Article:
How to Grow Pinto Beans for Kids

A pinto bean germination experiment will show children how seeds germinate. Germinating the pinto bean indoors not only allows you to monitor the bean while it sprouts, but you can also set up different controls for the experiment to see which conditions work best for growing the pinto bean sprout. Once you finish germinating the beans, plant them outdoors so that you will have your own pinto beans to harvest in the garden.

Let the child pick out the pinto beans that he wishes to plant. Select three or four pinto beans for the experiment.

Place the selected pinto beans in a bowl. Fill the bowl with water to cover the seeds, and allow them to soak for 30 minutes.

Pour the water into a colander to drain the pinto beans. Dampen a paper towel with water. Instruct your child to place the pinto beans on the paper towel with tweezers to prevent contaminating them.

Fold the paper towel in half over the pinto beans. Place the folded and damp paper towel inside a plastic bag. Leave the plastic bag open to allow for air circulation.

Store the bag in a warm location away from direct sunlight, such as the kitchen counter. Tell the child to check on the pinto bean daily to see if she notices anything different. Continue to water the paper towels to keep them damp, but avoid over-watering them.

Remove the pinto bean sprout from the bag with tongs once it has one set of true leaves. Fill 3-inch pots with soil. Plant one pinto bean 1/4 inch deep in the 3-inch pots. Cover the roots of the seedling carefully and pack the soil down around the plant.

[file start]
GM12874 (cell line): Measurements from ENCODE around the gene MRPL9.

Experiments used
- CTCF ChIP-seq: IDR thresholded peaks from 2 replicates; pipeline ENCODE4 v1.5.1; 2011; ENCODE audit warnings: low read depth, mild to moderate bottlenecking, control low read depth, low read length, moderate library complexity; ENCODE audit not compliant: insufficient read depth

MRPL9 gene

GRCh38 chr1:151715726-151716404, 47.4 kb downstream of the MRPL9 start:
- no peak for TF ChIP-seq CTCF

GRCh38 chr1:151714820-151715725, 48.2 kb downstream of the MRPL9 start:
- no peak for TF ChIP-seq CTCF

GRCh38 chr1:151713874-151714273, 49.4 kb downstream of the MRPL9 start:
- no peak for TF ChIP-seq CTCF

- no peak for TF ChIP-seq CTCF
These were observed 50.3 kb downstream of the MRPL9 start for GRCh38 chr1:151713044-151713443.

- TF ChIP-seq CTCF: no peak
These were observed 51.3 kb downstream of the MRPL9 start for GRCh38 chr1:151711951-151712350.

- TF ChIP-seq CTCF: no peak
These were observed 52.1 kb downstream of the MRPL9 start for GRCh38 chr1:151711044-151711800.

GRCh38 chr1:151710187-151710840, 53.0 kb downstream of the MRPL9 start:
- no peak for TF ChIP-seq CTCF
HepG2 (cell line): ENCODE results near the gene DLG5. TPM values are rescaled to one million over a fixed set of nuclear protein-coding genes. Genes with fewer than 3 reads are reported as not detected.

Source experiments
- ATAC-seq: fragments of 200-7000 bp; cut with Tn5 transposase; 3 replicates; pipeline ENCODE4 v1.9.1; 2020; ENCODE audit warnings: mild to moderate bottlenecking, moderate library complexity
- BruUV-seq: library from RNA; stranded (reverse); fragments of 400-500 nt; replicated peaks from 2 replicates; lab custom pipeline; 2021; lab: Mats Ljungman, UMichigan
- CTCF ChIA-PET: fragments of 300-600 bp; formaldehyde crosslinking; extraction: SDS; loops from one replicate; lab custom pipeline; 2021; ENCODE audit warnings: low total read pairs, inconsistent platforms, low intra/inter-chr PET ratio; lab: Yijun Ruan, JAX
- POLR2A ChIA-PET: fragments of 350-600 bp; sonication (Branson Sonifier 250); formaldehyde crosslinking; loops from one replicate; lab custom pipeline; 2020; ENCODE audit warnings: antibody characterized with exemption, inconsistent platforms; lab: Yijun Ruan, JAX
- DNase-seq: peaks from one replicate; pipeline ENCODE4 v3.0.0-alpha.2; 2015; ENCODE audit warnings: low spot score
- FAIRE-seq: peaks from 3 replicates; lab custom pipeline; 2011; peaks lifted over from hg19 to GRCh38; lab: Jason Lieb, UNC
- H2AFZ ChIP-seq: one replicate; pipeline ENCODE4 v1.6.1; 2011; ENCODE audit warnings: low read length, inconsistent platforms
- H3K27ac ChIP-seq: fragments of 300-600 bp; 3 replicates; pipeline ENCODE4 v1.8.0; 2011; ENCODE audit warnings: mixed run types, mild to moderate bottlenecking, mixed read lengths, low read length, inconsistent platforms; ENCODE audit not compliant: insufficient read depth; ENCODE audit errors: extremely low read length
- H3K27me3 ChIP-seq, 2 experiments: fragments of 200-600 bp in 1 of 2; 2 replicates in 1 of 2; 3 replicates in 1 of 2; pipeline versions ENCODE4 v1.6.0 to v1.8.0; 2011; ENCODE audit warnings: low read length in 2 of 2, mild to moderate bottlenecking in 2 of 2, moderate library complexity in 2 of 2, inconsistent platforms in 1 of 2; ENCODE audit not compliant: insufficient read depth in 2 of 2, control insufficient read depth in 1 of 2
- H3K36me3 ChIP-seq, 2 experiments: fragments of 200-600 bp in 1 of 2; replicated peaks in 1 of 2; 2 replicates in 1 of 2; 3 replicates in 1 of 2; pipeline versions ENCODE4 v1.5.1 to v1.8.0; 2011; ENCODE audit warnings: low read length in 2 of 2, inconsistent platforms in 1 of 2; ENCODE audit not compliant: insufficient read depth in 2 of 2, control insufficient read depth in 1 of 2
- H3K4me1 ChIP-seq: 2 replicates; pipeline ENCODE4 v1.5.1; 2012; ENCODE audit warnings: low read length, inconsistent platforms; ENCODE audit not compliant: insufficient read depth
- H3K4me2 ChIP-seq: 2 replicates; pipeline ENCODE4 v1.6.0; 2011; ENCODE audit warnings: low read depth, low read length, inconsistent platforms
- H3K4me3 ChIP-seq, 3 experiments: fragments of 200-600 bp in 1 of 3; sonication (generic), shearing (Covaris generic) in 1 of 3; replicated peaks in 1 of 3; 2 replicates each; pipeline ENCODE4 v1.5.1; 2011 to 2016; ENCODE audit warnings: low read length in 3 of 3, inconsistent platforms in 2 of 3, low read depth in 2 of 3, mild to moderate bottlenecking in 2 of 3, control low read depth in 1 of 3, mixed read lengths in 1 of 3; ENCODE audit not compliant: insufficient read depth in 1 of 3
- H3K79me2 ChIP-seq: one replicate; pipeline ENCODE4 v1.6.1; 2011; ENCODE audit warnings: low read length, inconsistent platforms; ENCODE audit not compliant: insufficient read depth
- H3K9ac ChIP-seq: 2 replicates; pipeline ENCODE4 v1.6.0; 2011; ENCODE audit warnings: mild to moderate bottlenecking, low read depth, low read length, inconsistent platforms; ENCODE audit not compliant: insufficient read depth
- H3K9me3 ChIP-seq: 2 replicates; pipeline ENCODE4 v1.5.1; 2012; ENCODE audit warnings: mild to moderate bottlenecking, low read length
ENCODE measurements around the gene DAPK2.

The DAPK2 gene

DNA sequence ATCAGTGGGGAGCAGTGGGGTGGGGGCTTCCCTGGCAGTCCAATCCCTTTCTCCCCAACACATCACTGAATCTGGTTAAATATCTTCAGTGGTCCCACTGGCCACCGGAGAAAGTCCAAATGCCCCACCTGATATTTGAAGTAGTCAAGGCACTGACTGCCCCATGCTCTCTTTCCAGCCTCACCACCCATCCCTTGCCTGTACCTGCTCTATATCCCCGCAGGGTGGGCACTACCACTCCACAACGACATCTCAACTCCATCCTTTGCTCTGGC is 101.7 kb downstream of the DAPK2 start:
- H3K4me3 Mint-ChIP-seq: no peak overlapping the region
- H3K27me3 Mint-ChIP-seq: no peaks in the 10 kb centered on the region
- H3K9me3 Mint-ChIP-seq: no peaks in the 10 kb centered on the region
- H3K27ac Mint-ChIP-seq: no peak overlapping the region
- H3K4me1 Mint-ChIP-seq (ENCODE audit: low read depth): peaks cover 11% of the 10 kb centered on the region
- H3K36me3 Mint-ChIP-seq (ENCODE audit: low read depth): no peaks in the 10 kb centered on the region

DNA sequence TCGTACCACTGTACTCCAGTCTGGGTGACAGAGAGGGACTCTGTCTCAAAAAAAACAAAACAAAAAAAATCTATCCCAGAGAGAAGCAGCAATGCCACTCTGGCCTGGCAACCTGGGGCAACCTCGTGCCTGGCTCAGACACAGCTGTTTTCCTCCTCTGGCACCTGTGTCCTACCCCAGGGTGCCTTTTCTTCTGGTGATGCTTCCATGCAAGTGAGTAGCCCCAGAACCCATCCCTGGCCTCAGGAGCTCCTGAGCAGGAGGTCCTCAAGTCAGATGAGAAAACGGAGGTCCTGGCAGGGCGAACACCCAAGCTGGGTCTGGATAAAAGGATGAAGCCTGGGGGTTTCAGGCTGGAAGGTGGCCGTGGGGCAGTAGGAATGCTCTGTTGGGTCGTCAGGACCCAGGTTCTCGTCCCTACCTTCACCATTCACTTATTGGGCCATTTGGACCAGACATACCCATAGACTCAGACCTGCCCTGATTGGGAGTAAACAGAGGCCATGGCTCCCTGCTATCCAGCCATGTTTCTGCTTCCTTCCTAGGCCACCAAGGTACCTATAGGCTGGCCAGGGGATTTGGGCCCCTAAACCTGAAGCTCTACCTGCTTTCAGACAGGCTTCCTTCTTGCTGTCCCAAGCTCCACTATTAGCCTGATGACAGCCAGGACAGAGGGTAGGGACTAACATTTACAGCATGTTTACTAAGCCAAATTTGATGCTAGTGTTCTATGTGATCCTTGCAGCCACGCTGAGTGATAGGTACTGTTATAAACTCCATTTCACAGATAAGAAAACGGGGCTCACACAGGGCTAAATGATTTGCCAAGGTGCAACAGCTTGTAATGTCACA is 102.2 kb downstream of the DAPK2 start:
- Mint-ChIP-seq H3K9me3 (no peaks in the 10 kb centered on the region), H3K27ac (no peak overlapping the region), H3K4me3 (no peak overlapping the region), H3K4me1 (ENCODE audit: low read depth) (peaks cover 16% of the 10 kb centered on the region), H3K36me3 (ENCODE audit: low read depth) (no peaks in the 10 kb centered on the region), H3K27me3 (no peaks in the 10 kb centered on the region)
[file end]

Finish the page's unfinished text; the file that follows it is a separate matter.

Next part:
Place the seedling in a south-facing window where it will receive sunlight. Tell the child to water to pinto bean plant when the soil feels dry. This will keep the soil moist so that the pinto bean will continue to grow.

Transplant the seedling outdoors once it reaches 3 inches in height. Space the bean seedlings 15 inches apart at the same depth as the growing pot.


Remove any beans that grow fungus to prevent contaminating the other seeds.

Things You'll Need

  • Bowl
  • Colander
  • Paper towels
  • Tweezers
  • Plastic storage bag
  • 3-inch planting pot
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About the Author

Angela LaFollette holds a Bachelor of Arts in advertising with a minor in political science from Marshall University. LaFollette found her passion for writing during an internship as a reporter for "The West Virginia Standard" in 2007. She has more than six years of writing experience and specializes in topics in garden and pets.